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This post will be essentially about functions of bounded variation of one variable. The main source is the book “Functions of Bounded variation and Free Discontinuity Problems” by Ambrosio, Fusco and Pallara. Before we give the definition of a bounded variation function let us recall what exactly does is mean for a function to belong in W^{1,1}(0,1). Recall that any function f\in L^{1}(0,1) can be seen as a distribution T_{f} i.e.  as a bounded linear functional on C_{c}^{\infty}(0,1)T_{f}:C_{c}^{\infty}(0,1)\to\mathbb{R}  with

T_{f}(\phi)=\int_{0}^{1}f(x)\phi(x)dx,\quad \forall \phi\in C_{c}^{\infty}(0,1).

In that case we say that the distribution T_{f} is representable by the function f. Given any distribution T we can define its distributional derivative  DT  to be the distribution defined as

DT(\phi)=-D(\phi'),\quad \forall \phi\in C_{c}^{\infty}(0,1).

In the special case where the distribution T can be represented by a function in the way we show above the distributional derivative DT_{f} will be

DT_{f}(\phi)=-\int_{0}^{1}f(x)\phi'(x)dx,\quad \forall \phi\in C_{c}^{\infty}(0,1).

Read the rest of this entry »

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There is a remarkably nice proof of the Lebesgue decomposition theorem (described below) by von Neumann. This leads immediately to the Radon-Nikodym theorem.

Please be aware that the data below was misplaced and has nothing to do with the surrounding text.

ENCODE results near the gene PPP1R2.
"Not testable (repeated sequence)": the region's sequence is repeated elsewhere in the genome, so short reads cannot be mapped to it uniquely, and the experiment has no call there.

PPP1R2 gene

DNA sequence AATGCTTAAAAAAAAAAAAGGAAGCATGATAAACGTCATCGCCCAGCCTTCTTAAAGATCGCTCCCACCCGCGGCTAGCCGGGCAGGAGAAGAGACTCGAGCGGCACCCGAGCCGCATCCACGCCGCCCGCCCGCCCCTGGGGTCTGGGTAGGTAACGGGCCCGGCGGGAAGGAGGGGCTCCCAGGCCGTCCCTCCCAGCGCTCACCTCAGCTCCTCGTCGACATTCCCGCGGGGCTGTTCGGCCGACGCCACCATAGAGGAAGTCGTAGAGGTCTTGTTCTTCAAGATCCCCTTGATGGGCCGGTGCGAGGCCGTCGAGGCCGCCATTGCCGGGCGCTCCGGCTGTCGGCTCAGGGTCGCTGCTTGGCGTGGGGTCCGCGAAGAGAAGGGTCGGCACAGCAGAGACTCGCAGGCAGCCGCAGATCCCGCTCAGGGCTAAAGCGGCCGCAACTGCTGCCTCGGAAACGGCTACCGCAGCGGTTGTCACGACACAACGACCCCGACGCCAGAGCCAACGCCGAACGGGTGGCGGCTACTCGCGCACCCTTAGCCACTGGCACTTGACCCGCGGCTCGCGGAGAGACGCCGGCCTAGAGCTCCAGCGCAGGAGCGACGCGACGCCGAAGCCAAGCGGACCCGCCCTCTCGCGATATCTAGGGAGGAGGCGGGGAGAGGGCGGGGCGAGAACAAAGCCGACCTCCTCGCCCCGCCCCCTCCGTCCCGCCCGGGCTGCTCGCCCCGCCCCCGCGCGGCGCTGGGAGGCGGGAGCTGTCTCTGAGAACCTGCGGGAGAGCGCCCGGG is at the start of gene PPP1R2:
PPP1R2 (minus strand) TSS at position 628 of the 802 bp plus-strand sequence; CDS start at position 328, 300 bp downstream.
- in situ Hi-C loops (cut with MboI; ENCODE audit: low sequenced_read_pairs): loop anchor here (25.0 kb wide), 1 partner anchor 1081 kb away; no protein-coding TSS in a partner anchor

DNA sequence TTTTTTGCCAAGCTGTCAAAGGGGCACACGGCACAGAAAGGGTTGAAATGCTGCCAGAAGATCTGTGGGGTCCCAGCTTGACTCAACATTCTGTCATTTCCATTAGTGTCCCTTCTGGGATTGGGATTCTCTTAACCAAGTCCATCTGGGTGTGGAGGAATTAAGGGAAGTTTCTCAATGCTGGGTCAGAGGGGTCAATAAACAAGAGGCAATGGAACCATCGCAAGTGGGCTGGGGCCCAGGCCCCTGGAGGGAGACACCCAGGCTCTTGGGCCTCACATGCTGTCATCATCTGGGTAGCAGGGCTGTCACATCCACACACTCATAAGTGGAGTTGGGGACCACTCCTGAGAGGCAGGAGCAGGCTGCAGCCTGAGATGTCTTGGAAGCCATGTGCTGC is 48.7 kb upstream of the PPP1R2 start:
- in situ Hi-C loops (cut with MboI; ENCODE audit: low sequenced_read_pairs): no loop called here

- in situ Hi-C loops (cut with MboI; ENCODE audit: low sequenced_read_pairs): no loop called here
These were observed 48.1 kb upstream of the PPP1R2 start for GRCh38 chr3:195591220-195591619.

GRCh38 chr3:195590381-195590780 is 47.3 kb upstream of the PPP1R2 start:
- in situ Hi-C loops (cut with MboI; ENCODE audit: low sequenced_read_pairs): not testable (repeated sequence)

Theorem:

If \mu and \nu are two finite measures on (\Omega,\mathcal{F}) then there exists a non-negative (w.r.t. both measures) measurable function f and a \mu-null set B such that

\nu(A)=\int_A f \, d\mu+ \nu(A \cap B)

for each A \in \mathcal{F}.

Proof:

Let \pi:=\mu+\nu and consider the operator

T(f):=\int f\, d\nu. Read the rest of this entry »

The fundamental theorem of algebra states that \mathbb{C} is algebraically closed, that is;

Theorem:

For any non-constant polynomial p in \mathbb{C}, there exists a z\in \mathbb{C} such that p(z)=0.

Proof:

Let B=(B_t: t \geq 0) be a Brownian motion on \mathbb{C} and suppose for a contradiction that a non-constant polynomial p does not have any zero’s. Let f:=1/p, then f is analytic and tends to 0 at infinity. Pick such that \alpha < \beta and note that \{Re f \leq \alpha\} and \{Re f \geq \beta\} contain an open set, which can be done due to the fact that f is continuous and non-constant.

Now f(B_t) is a continuous local martingale (by using Ito’s formula) and moreover it is bounded. Hence by the Martingale convergence we have that f(B_t) \rightarrow f(B)_\infty a.s. and in L^1.

This last statement is contradicted by the fact that Brownian motion is recurrent on the complex plane, in particular, it visits \{Re f \leq \alpha\} and \{Re f \geq \beta\} infinitely many times which gives that

\lim\inf f(B_t) \leq \alpha < \beta \leq \lim \sup f(B_t) a.s.

directly contradicting the Martingale convergence.

I found this little gem in Rogers and Williams.